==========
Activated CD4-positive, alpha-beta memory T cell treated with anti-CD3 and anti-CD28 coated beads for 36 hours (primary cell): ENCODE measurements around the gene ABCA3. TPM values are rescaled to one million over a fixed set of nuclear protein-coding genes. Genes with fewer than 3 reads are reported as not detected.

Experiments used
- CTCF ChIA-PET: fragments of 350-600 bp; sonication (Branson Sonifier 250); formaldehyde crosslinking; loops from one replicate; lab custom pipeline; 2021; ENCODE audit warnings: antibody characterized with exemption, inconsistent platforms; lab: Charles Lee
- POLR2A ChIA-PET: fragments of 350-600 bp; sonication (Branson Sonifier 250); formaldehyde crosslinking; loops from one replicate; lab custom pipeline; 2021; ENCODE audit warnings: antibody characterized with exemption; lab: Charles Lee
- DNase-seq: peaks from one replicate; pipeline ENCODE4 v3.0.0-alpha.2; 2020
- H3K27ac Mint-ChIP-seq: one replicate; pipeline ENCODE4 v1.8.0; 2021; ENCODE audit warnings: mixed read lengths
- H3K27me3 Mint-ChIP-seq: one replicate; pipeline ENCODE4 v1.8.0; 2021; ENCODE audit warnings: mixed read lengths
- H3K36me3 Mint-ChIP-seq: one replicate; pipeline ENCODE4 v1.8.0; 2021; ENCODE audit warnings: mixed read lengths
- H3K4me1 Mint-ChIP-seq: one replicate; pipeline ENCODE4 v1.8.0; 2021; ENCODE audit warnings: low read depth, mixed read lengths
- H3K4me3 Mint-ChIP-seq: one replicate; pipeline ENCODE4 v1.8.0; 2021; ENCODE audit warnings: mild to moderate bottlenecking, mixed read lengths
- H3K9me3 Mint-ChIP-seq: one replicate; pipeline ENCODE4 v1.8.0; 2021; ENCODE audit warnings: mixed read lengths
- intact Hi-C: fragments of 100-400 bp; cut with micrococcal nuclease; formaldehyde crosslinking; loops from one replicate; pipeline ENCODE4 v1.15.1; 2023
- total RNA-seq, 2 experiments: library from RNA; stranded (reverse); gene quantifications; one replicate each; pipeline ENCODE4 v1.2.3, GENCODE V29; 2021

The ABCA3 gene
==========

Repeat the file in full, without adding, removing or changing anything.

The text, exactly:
Activated CD4-positive, alpha-beta memory T cell treated with anti-CD3 and anti-CD28 coated beads for 36 hours (primary cell): ENCODE measurements around the gene ABCA3. TPM values are rescaled to one million over a fixed set of nuclear protein-coding genes. Genes with fewer than 3 reads are reported as not detected.

Experiments used
- CTCF ChIA-PET: fragments of 350-600 bp; sonication (Branson Sonifier 250); formaldehyde crosslinking; loops from one replicate; lab custom pipeline; 2021; ENCODE audit warnings: antibody characterized with exemption, inconsistent platforms; lab: Charles Lee
- POLR2A ChIA-PET: fragments of 350-600 bp; sonication (Branson Sonifier 250); formaldehyde crosslinking; loops from one replicate; lab custom pipeline; 2021; ENCODE audit warnings: antibody characterized with exemption; lab: Charles Lee
- DNase-seq: peaks from one replicate; pipeline ENCODE4 v3.0.0-alpha.2; 2020
- H3K27ac Mint-ChIP-seq: one replicate; pipeline ENCODE4 v1.8.0; 2021; ENCODE audit warnings: mixed read lengths
- H3K27me3 Mint-ChIP-seq: one replicate; pipeline ENCODE4 v1.8.0; 2021; ENCODE audit warnings: mixed read lengths
- H3K36me3 Mint-ChIP-seq: one replicate; pipeline ENCODE4 v1.8.0; 2021; ENCODE audit warnings: mixed read lengths
- H3K4me1 Mint-ChIP-seq: one replicate; pipeline ENCODE4 v1.8.0; 2021; ENCODE audit warnings: low read depth, mixed read lengths
- H3K4me3 Mint-ChIP-seq: one replicate; pipeline ENCODE4 v1.8.0; 2021; ENCODE audit warnings: mild to moderate bottlenecking, mixed read lengths
- H3K9me3 Mint-ChIP-seq: one replicate; pipeline ENCODE4 v1.8.0; 2021; ENCODE audit warnings: mixed read lengths
- intact Hi-C: fragments of 100-400 bp; cut with micrococcal nuclease; formaldehyde crosslinking; loops from one replicate; pipeline ENCODE4 v1.15.1; 2023
- total RNA-seq, 2 experiments: library from RNA; stranded (reverse); gene quantifications; one replicate each; pipeline ENCODE4 v1.2.3, GENCODE V29; 2021

The ABCA3 gene